Important research by investigators at the National Institutes of Health (NIH) and beyond has shown that the human papillomavirus (HPV) vaccine can prevent cervical cancer, which is caused by HPV.
And the latest NIH research has taken another important step in cervical cancer treatment: developing at-home HPV testing for people who may be at risk.
Sarah Kobrin, Ph.D., talked about this research and provided prevention information. Dr. Kobrin is the chief of the Health Systems and Interventions Research Branch at the National Cancer Institute.
What can you tell us about HPV vaccine research today?
There is more evidence now that the long-term effects of the HPV vaccine will benefit everyone.
- Sarah Kobrin, Ph.D.
The Centers for Disease Control and Prevention has been researching the HPV vaccine for about 15 years. They are constantly reviewing when you should be vaccinated, how effective the vaccines are, and who should receive them.
There is more evidence now that the long-term effects of the HPV vaccine will benefit everyone. The schedule of when people should be vaccinated may change from time to time. But this is because we are constantly learning more about the safety of the vaccine.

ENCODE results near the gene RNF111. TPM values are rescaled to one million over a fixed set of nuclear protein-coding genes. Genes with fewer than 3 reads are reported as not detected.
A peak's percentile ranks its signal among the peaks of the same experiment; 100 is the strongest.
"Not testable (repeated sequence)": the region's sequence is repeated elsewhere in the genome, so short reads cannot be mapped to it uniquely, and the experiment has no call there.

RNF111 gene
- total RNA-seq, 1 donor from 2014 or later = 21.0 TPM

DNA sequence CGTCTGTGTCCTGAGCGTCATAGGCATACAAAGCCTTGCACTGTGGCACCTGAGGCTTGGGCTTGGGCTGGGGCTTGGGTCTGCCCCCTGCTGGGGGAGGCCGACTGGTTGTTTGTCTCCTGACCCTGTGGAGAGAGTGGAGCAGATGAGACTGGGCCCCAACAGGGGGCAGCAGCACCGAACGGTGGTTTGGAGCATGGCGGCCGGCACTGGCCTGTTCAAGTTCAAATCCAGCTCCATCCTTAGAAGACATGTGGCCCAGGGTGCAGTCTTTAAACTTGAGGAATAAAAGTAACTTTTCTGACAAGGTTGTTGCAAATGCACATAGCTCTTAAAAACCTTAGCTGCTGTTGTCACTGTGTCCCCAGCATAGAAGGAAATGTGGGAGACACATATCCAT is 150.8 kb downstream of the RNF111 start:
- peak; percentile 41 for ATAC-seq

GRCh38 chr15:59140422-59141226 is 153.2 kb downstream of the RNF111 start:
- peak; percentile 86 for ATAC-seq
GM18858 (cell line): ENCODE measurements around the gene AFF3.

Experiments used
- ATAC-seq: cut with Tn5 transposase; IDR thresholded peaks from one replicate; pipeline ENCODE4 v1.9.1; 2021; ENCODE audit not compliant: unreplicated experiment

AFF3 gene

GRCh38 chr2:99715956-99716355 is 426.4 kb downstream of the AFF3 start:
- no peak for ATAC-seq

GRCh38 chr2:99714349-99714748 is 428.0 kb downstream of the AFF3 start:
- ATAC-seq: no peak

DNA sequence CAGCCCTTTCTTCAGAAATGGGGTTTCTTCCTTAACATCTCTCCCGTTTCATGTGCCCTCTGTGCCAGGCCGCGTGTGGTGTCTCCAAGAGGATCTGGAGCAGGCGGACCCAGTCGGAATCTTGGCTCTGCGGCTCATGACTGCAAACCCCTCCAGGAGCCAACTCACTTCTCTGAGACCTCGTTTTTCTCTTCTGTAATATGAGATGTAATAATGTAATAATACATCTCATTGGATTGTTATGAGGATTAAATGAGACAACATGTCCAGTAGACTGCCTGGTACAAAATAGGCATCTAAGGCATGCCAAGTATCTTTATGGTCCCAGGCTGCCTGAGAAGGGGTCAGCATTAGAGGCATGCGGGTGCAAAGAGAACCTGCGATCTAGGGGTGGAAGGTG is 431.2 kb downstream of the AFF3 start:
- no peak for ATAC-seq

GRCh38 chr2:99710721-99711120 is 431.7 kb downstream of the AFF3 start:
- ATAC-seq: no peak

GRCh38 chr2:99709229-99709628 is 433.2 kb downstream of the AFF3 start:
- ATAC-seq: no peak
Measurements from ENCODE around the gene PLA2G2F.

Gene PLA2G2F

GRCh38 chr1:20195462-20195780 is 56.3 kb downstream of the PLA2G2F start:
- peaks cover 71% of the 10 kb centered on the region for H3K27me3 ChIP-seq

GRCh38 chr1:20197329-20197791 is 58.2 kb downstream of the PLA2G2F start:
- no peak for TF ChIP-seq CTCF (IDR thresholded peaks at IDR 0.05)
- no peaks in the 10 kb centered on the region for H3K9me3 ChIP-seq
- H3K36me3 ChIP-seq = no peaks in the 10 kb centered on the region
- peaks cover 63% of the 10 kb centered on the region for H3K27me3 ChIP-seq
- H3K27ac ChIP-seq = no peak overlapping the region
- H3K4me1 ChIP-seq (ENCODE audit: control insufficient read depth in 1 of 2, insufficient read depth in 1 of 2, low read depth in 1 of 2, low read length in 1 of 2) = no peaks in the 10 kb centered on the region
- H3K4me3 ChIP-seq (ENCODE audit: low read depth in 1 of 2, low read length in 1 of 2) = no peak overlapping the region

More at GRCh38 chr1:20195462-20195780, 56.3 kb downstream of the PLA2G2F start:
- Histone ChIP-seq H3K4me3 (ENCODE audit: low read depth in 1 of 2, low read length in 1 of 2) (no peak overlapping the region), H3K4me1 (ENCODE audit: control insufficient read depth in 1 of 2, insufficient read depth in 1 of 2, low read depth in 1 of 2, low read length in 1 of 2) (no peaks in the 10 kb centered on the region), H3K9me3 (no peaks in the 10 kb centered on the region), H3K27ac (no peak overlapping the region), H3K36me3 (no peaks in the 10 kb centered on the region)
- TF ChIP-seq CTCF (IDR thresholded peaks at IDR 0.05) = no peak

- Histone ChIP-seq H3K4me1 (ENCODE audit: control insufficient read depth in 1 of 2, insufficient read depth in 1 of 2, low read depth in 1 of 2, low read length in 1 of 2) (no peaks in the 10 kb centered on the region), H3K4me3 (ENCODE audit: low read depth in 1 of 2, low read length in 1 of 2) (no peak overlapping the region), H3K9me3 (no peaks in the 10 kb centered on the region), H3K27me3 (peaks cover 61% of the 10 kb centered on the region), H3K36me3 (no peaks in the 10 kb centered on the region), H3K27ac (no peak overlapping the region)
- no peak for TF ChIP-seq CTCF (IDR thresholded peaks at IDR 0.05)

We hope to soon have Food and Drug Administration-approved home tests for HPV. People may feel more comfortable taking an HPV test in the privacy of their own home and mailing in a sample. This would make the process easier and more convenient for everyone.
What can be done to make cervical cancer prevention easier?
Awareness is a necessary first step. But awareness is not enough. In general, people are more aware of the HPV vaccine. The most important challenge is giving everyone access to it.
People have to actually get vaccinated and get regular cervical cancer screening tests, like the Pap smear and HPV tests, to prevent cervical cancer. Talk with your health care provider and get the vaccine (for you or your children), according to the recommended timetable.
How is HPV detected?
Health care providers test for antibodies to see if a person has been exposed to HPV. There are many types of HPV, but only a small number of them are associated with causing cancer.
What should people know about cervical cancer?
It's important for all women to get regular cervical cancer screening tests. These include the Pap smear and HPV tests—what's best for each woman depends on her age and past experience with these tests. The tests help detect [cervical] cells that have been changed by HPV. A Pap smear can detect early stages of cancer that can be treated. When found early, the cells can be treated before they become cervical cancer. The HPV vaccine is a preventive step.
Do we have less cervical cancer today?
We are measuring this as closely as we can. Because it takes a long time for an HPV infection to cause cancer, the first change we can see is a large reduction in the number of HPV infections. That is already happening. This means that the number of people with cervical cancer will be going down in the future. Therefore, the people who are not getting the infection now will not get cervical cancer later.